Interdenominational harmony in Kazakhstan is based upon Christianity and Islam, as it is Sunni Islam and Christianity with its three schools - Orthodoxy, Catholicism, Protestantism – have a long tradition and rich experience of participation in social and political life of the state; they also take the leading position in the number of believers in Kazakhstan. Their peaceful coexistence is the guarantee of stability of our social and spiritual life. Thus, Kazakhstan gives the example of its experience of constructive interdenominational dialogue and religious tolerance between the adepts of Islam and Christianity, the largest religions in the world. This becomes even more urgent in connection with the world escalation of conflicts based upon religious contradictions. So, scientific novelty is determined by the fact that problems of world religionsexpansion and their confessions in the regional aspect are researched for the first time. There revealed the peculiarities of formation of multi-religious population in the second half of the XIX - XX century, which is evident in the identification of a population of ethnic and religious component, active migration movement and missionary activity. On the basis of these sources new information about the origin of the first Protestant communities, their number and geographicaldisplacement on the territory of Pavlodar region is provided.

Methods of the research. The article shows the author's experience of using the methods of conversation, interview and expert assessments on practice. It is supposed that the use of dialogical interviewing methods allows obtaining the actual exclusive, evaluative and prognostic material, characterizes the steps and reveals the features of different interviews, specifies the rules the following of which increases the efficiency of the methods presented. Also general scientific, systematic and analytical, statistical and comparative research methods were used in the article.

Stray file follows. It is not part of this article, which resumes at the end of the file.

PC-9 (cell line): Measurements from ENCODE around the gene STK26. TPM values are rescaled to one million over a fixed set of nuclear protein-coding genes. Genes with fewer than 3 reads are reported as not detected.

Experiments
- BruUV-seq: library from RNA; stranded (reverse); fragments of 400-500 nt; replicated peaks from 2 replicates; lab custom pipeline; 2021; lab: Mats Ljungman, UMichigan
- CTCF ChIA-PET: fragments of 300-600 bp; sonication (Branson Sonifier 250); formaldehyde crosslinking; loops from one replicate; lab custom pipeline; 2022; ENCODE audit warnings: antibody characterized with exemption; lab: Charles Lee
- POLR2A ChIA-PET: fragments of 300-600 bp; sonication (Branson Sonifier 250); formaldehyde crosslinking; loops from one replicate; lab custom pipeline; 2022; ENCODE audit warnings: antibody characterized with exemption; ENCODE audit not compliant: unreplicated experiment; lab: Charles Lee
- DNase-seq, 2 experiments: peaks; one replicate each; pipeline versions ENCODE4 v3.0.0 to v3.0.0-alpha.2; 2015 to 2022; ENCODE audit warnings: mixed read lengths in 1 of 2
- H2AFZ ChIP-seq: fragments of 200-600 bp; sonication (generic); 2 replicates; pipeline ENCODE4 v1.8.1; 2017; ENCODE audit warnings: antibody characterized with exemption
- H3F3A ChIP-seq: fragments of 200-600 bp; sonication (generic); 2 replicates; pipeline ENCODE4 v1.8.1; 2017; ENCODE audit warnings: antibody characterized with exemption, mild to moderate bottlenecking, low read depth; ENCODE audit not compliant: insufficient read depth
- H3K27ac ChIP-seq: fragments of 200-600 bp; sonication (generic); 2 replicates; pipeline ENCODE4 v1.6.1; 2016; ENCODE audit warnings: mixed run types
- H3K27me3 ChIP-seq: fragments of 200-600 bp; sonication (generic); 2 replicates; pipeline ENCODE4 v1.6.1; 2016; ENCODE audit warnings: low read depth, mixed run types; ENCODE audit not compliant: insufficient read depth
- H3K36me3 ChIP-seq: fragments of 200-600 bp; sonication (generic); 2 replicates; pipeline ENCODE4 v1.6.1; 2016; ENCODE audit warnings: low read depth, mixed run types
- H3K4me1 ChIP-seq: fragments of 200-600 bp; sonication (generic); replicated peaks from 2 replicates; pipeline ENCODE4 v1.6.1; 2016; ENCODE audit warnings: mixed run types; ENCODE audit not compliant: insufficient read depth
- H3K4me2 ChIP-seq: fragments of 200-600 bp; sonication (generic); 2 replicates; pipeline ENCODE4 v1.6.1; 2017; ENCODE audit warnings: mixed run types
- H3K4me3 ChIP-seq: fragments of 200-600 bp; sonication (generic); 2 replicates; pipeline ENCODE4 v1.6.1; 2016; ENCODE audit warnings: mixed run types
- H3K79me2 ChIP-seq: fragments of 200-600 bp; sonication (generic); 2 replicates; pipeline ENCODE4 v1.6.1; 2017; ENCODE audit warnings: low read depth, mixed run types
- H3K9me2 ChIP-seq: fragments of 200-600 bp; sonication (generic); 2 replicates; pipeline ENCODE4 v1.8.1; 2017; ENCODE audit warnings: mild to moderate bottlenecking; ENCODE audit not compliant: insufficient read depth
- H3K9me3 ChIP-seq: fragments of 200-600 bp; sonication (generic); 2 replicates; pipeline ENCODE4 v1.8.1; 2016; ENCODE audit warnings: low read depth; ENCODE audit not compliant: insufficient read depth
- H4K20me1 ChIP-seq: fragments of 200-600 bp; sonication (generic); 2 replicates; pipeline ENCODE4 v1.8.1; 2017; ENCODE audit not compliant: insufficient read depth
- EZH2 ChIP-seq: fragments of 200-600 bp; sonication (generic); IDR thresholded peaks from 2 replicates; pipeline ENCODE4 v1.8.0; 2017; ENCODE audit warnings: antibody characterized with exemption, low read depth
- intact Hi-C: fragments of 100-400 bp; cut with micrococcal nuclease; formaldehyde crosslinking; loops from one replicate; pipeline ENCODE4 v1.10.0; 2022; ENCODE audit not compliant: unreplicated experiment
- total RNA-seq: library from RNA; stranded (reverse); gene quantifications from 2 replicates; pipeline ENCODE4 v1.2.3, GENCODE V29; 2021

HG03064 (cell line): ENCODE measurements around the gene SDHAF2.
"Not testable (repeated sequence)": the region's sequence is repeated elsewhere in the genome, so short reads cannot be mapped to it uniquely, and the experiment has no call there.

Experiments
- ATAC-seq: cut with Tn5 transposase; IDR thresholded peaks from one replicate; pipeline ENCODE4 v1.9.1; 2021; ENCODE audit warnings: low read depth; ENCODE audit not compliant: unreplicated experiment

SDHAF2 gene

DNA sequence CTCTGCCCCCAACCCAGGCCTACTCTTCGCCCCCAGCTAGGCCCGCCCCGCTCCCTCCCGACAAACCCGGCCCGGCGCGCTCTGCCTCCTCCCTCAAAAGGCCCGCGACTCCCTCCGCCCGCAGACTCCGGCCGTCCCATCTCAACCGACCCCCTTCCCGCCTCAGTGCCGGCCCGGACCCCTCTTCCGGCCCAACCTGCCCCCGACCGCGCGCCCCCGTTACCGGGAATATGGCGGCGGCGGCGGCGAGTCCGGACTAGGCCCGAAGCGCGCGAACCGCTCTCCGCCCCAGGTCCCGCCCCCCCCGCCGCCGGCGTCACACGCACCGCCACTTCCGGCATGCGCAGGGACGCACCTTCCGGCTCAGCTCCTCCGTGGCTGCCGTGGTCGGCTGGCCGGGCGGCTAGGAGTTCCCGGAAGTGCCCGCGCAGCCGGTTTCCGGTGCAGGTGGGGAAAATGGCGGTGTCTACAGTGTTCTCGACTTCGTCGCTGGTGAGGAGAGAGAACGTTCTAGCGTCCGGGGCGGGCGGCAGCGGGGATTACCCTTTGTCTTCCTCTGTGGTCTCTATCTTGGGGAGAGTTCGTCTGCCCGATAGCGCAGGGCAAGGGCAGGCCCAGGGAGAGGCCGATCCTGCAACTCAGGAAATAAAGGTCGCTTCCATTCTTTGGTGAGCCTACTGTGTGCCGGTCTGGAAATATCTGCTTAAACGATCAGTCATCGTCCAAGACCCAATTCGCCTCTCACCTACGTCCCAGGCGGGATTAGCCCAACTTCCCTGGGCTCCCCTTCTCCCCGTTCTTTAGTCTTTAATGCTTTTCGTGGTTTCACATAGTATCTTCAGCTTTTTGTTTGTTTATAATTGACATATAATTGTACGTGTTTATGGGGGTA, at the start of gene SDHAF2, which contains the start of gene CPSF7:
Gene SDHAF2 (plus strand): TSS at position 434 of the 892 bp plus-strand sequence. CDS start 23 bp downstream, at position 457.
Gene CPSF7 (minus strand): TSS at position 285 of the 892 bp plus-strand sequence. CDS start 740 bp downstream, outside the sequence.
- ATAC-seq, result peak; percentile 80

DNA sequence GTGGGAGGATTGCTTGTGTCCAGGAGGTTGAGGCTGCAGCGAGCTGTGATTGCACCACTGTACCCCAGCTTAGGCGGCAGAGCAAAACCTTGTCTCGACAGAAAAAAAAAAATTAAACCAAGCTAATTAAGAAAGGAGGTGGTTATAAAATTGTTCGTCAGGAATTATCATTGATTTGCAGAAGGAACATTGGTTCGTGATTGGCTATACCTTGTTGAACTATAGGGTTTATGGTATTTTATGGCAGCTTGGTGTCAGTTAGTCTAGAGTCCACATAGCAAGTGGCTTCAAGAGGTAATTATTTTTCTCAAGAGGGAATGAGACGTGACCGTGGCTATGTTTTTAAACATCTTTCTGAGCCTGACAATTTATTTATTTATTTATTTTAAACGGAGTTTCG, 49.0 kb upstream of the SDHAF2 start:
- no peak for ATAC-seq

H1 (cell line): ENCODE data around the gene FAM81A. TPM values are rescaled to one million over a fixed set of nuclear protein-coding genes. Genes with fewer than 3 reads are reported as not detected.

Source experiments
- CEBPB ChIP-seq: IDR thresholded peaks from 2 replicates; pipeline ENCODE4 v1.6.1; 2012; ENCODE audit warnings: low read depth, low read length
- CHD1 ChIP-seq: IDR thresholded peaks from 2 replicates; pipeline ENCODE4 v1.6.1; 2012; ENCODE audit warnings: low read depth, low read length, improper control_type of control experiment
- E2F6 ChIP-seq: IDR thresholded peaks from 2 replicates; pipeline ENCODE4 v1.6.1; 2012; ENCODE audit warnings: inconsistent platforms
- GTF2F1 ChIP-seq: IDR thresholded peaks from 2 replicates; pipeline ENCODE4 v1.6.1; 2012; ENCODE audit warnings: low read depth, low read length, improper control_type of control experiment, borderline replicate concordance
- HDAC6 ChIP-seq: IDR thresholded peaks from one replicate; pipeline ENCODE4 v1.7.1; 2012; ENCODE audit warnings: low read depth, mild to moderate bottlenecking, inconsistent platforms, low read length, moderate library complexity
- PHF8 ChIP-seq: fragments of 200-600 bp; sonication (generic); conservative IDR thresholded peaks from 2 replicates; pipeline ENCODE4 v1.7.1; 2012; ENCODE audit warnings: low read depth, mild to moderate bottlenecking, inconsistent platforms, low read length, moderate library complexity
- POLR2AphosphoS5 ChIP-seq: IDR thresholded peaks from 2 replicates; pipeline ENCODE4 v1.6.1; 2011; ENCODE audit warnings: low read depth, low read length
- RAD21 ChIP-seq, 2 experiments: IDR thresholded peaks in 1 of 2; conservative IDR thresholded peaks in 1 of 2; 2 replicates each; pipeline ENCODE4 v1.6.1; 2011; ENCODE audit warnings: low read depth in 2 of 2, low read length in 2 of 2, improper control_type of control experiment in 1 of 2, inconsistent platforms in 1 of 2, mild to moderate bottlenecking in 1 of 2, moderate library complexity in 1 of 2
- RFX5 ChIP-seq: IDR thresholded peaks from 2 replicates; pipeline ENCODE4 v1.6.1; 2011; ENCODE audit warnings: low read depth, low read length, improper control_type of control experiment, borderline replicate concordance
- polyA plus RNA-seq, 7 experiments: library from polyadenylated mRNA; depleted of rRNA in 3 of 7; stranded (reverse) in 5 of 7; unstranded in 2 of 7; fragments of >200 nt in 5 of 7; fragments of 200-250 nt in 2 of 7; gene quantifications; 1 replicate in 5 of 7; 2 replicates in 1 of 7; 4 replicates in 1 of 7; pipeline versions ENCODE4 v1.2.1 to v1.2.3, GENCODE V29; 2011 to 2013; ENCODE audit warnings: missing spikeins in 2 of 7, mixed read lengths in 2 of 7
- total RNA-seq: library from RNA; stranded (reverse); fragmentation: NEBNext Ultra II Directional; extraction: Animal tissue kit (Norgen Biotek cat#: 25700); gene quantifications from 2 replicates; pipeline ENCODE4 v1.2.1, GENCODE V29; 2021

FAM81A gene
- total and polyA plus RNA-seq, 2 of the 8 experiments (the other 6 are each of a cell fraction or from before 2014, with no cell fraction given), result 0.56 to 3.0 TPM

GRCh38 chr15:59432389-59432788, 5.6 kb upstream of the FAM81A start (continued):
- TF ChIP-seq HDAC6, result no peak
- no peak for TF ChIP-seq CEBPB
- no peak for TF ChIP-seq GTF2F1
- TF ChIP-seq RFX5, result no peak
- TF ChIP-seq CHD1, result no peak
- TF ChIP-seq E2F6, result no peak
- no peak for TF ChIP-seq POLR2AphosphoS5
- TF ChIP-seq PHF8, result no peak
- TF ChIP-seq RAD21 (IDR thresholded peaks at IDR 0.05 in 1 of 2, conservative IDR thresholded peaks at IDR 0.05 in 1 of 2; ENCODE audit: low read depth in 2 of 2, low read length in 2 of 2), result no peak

Main results and their discussion - conversation and interview as important dialogic methods can be used at different stages of the research, both for the primary orientation and clarification of the results obtained by other methods, such as observation. Some kinds of conversations can be relatively observed as a specific interview method: actual andestimating information can be obtained in the process of their implementation. The course of the conversation was not recorded, but it was possible to make some notes, which allowed restoring the whole course of the conversation. It is known that the researcher will be able to get more accurate information if the respondent is interested in obtaining the given information. It always makes a respondent moresociable. If one can get a person into such state and listen to him unaffectedly – it is an art.